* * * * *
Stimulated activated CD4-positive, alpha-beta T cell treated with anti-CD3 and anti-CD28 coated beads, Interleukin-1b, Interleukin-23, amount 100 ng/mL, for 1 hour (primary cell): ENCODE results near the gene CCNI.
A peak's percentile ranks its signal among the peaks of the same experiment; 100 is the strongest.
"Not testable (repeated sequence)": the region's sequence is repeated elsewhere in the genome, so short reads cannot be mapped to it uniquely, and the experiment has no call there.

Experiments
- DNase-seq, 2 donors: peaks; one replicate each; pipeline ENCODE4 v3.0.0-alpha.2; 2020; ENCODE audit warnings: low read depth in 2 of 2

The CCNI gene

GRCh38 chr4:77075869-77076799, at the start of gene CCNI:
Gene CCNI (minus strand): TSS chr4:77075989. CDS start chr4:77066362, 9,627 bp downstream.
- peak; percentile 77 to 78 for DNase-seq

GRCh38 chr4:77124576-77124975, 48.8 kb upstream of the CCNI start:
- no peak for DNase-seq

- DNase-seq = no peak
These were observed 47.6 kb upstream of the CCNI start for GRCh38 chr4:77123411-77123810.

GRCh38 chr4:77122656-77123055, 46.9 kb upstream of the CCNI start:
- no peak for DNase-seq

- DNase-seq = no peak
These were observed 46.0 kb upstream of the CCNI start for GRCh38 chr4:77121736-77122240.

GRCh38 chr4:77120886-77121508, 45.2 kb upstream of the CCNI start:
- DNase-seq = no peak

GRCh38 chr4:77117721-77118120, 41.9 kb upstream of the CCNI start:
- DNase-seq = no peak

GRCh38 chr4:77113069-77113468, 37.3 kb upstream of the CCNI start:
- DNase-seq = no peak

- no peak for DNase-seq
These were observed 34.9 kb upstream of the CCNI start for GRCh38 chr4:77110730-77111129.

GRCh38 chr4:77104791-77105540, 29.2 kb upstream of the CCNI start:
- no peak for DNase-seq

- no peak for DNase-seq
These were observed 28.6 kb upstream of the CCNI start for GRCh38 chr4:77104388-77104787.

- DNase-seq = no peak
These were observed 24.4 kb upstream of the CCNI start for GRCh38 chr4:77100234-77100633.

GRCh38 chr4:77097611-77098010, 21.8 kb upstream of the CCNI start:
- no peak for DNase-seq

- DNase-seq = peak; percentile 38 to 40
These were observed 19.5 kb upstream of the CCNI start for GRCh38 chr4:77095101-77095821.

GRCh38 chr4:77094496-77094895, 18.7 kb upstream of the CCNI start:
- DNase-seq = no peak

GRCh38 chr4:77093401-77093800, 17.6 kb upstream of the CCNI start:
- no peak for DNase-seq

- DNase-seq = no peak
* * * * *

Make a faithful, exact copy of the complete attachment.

Stimulated activated CD4-positive, alpha-beta T cell treated with anti-CD3 and anti-CD28 coated beads, Interleukin-1b, Interleukin-23, amount 100 ng/mL, for 1 hour (primary cell): ENCODE results near the gene CCNI.
A peak's percentile ranks its signal among the peaks of the same experiment; 100 is the strongest.
"Not testable (repeated sequence)": the region's sequence is repeated elsewhere in the genome, so short reads cannot be mapped to it uniquely, and the experiment has no call there.

Experiments
- DNase-seq, 2 donors: peaks; one replicate each; pipeline ENCODE4 v3.0.0-alpha.2; 2020; ENCODE audit warnings: low read depth in 2 of 2

The CCNI gene

GRCh38 chr4:77075869-77076799, at the start of gene CCNI:
Gene CCNI (minus strand): TSS chr4:77075989. CDS start chr4:77066362, 9,627 bp downstream.
- peak; percentile 77 to 78 for DNase-seq

GRCh38 chr4:77124576-77124975, 48.8 kb upstream of the CCNI start:
- no peak for DNase-seq

- DNase-seq = no peak
These were observed 47.6 kb upstream of the CCNI start for GRCh38 chr4:77123411-77123810.

GRCh38 chr4:77122656-77123055, 46.9 kb upstream of the CCNI start:
- no peak for DNase-seq

- DNase-seq = no peak
These were observed 46.0 kb upstream of the CCNI start for GRCh38 chr4:77121736-77122240.

GRCh38 chr4:77120886-77121508, 45.2 kb upstream of the CCNI start:
- DNase-seq = no peak

GRCh38 chr4:77117721-77118120, 41.9 kb upstream of the CCNI start:
- DNase-seq = no peak

GRCh38 chr4:77113069-77113468, 37.3 kb upstream of the CCNI start:
- DNase-seq = no peak

- no peak for DNase-seq
These were observed 34.9 kb upstream of the CCNI start for GRCh38 chr4:77110730-77111129.

GRCh38 chr4:77104791-77105540, 29.2 kb upstream of the CCNI start:
- no peak for DNase-seq

- no peak for DNase-seq
These were observed 28.6 kb upstream of the CCNI start for GRCh38 chr4:77104388-77104787.

- DNase-seq = no peak
These were observed 24.4 kb upstream of the CCNI start for GRCh38 chr4:77100234-77100633.

GRCh38 chr4:77097611-77098010, 21.8 kb upstream of the CCNI start:
- no peak for DNase-seq

- DNase-seq = peak; percentile 38 to 40
These were observed 19.5 kb upstream of the CCNI start for GRCh38 chr4:77095101-77095821.

GRCh38 chr4:77094496-77094895, 18.7 kb upstream of the CCNI start:
- DNase-seq = no peak

GRCh38 chr4:77093401-77093800, 17.6 kb upstream of the CCNI start:
- no peak for DNase-seq

- DNase-seq = no peak